Some women with suspected cancer may have had their breasts removed unnecessarily, a study suggests.
Researchers in Canada have found that women significantly overestimate their risks of developing the disease.
They believe some women may agree too easily to surgery to remove their breasts in an effort to reduce their chances of developing cancer.
The researchers described the findings as “troubling” and urged hospitals to offer counselling to patients to ensure they made the correct decision.
Professor Kelly Metcalfe and colleagues at the University of Toronto examined the cases of 75 women who had both breasts removed between 1991 and 2000.
Each woman provided detailed histories of the number and type of cancer within their families and estimated their chances of developing breast cancer.
Almost all of the women significantly overestimated their risk.
One in three suggested they were 100% likely to develop the disease. Overall the average risk was estimated at 76%.
After surgery, the women said their chances of developing breast cancer had dropped to 11%.
However, nobody is 100% certain to develop breast cancer - not even those carrying the genes that have been linked to the disease. The highest risk is usually in the region of 80%.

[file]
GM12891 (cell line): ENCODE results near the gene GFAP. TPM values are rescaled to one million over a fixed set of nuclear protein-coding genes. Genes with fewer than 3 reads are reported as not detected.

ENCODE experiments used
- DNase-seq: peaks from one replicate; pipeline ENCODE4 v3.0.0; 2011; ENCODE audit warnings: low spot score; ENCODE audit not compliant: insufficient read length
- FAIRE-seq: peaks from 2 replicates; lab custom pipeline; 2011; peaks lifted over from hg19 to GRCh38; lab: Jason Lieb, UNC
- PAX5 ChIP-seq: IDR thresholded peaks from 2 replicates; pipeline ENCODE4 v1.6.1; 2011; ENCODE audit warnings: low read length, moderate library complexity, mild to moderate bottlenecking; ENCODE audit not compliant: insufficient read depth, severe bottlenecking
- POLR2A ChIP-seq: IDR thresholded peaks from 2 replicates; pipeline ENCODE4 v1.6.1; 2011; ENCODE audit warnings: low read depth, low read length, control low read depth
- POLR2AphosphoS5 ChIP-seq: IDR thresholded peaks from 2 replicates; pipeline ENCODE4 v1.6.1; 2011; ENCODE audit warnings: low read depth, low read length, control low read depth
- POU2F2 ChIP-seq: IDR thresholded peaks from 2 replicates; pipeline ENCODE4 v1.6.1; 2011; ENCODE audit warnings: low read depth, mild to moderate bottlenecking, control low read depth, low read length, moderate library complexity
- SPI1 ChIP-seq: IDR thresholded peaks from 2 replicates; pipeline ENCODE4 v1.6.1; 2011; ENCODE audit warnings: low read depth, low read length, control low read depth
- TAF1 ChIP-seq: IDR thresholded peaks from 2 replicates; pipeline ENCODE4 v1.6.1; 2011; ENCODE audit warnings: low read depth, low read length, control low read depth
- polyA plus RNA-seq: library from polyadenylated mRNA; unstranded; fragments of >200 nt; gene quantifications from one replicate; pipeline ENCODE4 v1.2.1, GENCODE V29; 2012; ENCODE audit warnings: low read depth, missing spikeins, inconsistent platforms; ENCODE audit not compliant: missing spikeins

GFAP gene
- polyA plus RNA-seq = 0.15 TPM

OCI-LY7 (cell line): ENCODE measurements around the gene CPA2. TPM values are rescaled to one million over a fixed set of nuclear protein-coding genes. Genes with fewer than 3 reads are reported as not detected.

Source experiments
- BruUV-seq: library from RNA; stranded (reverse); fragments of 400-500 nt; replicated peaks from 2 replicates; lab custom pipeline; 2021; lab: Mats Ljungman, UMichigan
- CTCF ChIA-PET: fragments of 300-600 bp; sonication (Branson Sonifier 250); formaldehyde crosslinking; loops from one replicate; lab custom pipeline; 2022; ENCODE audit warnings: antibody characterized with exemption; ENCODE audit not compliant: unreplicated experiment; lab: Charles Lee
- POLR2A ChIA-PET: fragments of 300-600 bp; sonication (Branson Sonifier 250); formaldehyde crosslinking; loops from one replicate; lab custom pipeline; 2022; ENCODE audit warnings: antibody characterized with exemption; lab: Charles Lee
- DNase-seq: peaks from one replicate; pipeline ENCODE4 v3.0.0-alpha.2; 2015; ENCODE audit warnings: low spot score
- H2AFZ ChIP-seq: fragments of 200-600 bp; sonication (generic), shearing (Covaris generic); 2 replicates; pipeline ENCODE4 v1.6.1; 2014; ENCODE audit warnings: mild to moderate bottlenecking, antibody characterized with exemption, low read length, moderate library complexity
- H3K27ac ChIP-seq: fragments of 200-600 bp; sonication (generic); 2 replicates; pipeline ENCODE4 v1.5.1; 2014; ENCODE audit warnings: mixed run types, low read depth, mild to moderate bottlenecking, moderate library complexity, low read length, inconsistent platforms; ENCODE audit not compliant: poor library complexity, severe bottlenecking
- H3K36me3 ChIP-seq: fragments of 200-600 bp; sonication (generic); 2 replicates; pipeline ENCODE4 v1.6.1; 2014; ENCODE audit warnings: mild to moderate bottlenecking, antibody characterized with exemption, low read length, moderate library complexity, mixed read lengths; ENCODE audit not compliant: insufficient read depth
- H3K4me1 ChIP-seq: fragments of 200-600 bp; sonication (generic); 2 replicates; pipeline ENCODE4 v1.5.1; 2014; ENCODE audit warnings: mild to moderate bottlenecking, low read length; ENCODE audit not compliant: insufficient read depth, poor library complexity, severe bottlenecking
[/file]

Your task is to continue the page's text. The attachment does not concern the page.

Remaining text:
Calculations by the researchers suggested that the vast majority of women in the study only had a 17% chance of developing breast cancer, based on family medical history.
Even those who said they carried the BRCA1 or BRCA2 genes had a 59% risk.
“It’s concerning that they thought their risk was that high,” said Professor Metcalfe.
“These women are somehow getting the idea that they’re at high risk of developing breast cancer and they’re opting for prophylactic bilateral mastectomies when perhaps they shouldn’t be.
“We don’t know what is driving these perceptions, whether it’s from the media, their families or physicians. But it is troubling.”
Professor Metcalfe suggested that women considering surgery should undergo formal genetic counselling, which examines the likelihood of developing disease based on family-medical history.
“Previous research has shown that women come into genetic clinics thinking they’re at really high risk then go away with a better understanding of what their risk actually is after speaking with trained professionals.
“Genetic counselling helps women make an informed choice.”
But Dr Michelle Barclay of UK charity Breakthrough Breastcancer said the findings may not be relevant today.
“This study has been done before the BRCA genes were identified. I don’t think you can compare what happened then to what happens today,” she told BBC News Online.
“In the UK, women get very thorough counselling before they have surgery. I don’t think any doctor would let a woman have this operation if they felt they didn’t know what they were letting themselves into.”
Revision date: July 8, 2011
Last revised: by Jorge P. Ribeiro, MD